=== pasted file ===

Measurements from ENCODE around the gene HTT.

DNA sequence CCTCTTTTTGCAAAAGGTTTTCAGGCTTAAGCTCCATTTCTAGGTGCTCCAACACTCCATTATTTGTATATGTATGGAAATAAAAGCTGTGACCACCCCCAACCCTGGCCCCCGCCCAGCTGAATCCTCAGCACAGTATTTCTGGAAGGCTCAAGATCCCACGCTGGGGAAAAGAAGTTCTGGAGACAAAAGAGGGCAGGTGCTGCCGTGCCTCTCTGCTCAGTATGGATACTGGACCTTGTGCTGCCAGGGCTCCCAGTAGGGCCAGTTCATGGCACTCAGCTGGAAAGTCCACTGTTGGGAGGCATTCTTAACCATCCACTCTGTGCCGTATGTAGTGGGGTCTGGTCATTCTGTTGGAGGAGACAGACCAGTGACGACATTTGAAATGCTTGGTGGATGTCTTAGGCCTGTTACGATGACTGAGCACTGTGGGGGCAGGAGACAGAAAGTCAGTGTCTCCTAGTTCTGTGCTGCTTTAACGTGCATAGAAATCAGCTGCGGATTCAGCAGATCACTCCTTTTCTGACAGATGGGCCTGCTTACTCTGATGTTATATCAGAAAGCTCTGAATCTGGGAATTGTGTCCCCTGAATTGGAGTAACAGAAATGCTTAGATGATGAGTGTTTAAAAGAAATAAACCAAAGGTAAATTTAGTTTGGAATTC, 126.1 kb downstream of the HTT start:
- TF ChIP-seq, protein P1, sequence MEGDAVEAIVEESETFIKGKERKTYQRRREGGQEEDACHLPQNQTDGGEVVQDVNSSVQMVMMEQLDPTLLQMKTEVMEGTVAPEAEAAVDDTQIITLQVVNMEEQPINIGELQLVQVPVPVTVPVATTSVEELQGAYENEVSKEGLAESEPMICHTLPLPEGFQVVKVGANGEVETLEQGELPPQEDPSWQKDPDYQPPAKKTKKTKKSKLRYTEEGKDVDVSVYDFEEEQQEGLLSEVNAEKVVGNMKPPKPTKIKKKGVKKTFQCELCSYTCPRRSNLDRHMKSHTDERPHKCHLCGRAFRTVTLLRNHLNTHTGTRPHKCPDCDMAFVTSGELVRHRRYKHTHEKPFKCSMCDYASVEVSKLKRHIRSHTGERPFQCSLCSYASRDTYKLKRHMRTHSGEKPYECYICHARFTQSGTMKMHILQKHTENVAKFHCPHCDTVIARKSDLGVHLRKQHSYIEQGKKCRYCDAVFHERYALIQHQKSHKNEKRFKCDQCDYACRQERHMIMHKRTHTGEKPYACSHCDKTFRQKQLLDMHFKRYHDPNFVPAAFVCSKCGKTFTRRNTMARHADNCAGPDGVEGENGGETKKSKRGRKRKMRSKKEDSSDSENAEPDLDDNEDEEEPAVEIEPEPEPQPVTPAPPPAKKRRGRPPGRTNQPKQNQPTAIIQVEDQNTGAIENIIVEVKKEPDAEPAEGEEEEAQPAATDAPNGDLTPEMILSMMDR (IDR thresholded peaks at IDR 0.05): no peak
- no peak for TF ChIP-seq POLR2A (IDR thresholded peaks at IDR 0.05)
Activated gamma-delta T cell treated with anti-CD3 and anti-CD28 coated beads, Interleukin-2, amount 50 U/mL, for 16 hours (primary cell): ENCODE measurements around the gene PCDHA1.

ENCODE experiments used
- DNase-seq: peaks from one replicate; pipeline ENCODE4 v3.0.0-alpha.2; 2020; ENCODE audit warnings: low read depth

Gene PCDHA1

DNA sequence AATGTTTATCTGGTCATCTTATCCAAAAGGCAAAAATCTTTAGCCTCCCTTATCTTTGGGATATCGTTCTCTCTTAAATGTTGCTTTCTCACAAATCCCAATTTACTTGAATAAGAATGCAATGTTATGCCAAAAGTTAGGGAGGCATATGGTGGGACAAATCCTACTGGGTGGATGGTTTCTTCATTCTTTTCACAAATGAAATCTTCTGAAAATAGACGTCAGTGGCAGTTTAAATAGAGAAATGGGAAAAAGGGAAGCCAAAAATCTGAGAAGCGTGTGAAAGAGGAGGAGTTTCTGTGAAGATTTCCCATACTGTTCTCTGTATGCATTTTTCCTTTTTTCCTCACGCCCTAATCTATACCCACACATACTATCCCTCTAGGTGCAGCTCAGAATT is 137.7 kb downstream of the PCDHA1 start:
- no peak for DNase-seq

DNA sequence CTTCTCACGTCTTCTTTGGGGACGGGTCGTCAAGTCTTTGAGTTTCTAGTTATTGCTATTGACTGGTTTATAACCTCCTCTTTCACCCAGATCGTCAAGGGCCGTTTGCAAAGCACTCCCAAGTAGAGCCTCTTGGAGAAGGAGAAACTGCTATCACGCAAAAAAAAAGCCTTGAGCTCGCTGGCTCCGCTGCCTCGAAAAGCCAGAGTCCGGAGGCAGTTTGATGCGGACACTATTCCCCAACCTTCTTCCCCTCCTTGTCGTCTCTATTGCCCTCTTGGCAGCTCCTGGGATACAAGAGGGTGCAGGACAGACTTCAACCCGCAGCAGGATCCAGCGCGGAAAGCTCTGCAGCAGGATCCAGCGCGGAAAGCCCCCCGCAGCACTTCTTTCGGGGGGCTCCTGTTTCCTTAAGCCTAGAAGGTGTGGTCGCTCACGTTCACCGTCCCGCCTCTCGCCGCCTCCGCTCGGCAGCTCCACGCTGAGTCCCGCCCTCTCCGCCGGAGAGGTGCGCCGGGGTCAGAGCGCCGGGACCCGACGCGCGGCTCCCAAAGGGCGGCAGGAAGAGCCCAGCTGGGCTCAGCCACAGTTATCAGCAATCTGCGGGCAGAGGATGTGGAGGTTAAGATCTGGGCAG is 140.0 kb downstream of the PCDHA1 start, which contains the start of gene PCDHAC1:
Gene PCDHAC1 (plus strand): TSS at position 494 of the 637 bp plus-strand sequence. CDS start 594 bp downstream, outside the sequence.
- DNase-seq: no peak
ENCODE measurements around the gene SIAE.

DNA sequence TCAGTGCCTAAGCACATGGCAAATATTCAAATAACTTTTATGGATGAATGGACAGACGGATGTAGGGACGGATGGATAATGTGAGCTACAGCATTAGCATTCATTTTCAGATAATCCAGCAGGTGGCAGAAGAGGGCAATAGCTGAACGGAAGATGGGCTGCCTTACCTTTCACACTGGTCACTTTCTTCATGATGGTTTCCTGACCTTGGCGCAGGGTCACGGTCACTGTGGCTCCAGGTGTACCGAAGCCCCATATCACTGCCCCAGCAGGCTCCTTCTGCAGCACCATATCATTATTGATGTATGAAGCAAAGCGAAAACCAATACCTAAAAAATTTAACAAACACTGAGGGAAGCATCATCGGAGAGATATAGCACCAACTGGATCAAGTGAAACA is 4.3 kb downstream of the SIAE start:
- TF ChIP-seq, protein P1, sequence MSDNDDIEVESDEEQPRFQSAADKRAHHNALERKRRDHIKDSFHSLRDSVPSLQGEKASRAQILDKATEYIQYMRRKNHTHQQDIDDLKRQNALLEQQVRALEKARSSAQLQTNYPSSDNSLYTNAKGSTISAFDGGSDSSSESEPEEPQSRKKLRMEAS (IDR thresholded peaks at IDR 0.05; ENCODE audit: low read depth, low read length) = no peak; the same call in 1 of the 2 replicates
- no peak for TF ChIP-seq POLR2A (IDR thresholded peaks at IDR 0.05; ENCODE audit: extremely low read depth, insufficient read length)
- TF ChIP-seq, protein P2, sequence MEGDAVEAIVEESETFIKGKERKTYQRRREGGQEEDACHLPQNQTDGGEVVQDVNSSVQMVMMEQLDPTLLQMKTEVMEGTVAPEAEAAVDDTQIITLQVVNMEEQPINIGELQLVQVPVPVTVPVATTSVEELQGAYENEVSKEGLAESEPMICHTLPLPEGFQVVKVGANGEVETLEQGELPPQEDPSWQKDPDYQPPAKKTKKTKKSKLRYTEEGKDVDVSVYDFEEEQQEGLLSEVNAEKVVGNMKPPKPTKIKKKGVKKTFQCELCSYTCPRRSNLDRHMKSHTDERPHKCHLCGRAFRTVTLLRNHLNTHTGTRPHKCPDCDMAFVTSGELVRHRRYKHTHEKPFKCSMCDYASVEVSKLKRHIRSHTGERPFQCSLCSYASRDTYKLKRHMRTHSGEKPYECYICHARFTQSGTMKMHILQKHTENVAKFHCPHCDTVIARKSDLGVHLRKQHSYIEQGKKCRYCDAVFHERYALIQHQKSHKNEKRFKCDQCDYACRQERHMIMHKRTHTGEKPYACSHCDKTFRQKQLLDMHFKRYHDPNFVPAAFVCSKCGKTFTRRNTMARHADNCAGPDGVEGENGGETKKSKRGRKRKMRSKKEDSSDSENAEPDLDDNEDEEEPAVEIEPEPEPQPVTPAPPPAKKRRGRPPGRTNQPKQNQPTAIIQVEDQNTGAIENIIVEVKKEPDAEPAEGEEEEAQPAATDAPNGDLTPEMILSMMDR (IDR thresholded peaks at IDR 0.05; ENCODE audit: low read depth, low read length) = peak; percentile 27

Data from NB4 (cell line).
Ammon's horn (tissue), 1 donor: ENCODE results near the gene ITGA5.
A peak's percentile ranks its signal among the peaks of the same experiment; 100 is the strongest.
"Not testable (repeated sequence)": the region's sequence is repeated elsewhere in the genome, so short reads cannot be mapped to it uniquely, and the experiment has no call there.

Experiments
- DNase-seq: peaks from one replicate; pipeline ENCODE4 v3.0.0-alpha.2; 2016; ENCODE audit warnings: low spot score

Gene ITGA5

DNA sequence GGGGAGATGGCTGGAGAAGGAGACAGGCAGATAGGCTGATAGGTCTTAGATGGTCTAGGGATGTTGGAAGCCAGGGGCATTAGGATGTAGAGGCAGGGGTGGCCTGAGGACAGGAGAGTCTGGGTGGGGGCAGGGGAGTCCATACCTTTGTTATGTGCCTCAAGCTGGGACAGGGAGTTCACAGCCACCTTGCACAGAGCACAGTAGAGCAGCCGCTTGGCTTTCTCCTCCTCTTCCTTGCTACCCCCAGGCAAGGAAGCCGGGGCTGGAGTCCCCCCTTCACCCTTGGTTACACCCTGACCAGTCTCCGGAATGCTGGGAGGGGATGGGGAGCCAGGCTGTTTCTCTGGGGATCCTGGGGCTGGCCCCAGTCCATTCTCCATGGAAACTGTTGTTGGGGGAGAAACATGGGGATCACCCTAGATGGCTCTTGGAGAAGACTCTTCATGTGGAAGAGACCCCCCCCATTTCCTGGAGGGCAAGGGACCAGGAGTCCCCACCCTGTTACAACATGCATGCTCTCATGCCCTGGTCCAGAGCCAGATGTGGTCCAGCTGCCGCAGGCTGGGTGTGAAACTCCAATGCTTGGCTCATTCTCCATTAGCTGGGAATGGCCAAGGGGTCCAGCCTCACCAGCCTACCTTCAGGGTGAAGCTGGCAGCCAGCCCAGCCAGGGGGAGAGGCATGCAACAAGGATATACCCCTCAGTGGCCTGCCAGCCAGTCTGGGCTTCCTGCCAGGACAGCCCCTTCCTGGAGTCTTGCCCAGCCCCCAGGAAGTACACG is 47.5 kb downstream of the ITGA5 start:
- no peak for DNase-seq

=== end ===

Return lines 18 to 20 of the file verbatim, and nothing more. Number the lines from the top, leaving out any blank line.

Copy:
- TF ChIP-seq, protein P2, sequence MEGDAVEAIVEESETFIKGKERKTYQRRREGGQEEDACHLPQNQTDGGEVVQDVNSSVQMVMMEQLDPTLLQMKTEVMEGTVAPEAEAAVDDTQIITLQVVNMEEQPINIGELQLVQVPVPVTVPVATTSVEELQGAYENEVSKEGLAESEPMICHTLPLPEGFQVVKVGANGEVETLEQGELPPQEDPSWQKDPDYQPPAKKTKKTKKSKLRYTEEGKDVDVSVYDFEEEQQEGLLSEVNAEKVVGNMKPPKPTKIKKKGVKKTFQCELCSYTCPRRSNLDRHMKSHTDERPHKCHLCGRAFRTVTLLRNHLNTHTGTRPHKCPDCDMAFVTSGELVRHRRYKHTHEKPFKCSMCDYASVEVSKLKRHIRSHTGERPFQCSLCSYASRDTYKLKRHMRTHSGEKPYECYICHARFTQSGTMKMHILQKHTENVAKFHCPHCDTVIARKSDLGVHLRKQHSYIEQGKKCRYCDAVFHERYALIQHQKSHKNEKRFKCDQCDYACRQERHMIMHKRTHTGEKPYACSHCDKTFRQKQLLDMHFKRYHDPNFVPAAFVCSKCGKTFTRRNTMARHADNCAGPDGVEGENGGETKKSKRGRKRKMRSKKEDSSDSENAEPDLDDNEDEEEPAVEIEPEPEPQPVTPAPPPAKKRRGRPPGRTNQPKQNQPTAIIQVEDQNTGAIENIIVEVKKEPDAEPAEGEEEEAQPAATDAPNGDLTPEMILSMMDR (IDR thresholded peaks at IDR 0.05; ENCODE audit: low read depth, low read length) = peak; percentile 27

Data from NB4 (cell line).
Ammon's horn (tissue), 1 donor: ENCODE results near the gene ITGA5.